For three centuries, Staffordshire pottery has been coal fired in hundreds of 'bottle ovens.' Since the Second World War, they have been replaced by cleaner, gas, oil or electric kilns. The Gladstone Pottery Museum now preserves the sole surviving group of four majestic ovens together with one small ‘enamel’ kiln. They will never be fired again. The Clean Air Acts, and their delicate condition prevent it.
But in August 1978, with around 12 tons of local coal, a group of increasingly elderly men who still possessed the stamina and the skills required, together with a massive team of (younger) volunteers and staff from Gladstone Pottery Museum, organised the Last Bottle Oven Firing.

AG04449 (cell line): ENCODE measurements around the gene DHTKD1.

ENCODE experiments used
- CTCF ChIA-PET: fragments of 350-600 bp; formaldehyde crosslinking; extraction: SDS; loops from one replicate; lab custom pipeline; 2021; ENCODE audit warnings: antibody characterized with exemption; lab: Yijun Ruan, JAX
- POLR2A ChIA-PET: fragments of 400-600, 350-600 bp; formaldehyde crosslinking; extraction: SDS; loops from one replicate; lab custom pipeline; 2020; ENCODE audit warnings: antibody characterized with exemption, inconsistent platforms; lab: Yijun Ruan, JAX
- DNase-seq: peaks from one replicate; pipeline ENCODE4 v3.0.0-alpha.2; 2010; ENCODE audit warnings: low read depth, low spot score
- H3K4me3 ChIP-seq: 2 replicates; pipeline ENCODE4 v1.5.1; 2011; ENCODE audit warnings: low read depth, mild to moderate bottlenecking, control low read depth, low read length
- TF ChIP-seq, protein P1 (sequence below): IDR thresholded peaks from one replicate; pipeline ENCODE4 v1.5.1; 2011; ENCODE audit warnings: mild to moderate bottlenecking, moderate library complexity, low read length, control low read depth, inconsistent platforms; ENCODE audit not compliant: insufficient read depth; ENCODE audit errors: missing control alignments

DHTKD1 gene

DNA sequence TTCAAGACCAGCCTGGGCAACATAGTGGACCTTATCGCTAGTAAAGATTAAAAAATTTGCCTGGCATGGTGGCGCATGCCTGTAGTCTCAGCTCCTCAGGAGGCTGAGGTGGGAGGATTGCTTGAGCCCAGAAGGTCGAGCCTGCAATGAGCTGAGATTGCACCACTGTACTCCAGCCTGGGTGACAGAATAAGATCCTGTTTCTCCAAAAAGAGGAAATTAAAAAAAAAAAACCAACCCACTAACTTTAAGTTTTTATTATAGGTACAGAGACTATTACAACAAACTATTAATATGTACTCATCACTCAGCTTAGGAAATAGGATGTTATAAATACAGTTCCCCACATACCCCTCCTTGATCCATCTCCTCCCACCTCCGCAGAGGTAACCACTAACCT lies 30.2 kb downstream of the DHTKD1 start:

This was the last firing, ever, of a traditional coal fired oven, in the traditional and time-honoured way, at the nearby Hudson and Middleton Works. The whole process took 8 days - actually much longer than for a commercial oven firing - and was recorded on ﬁlm for posterity.
The mastermind behind the project was David Sekers, Museum Director at the time. The Fireman responsible for the event was Alfred Clough, the local master potter and retired pottery manufacturer.
The Last Bottle Oven Firing was just part of the many and exciting years which make up The Gladstone Pottery Museum Story. more>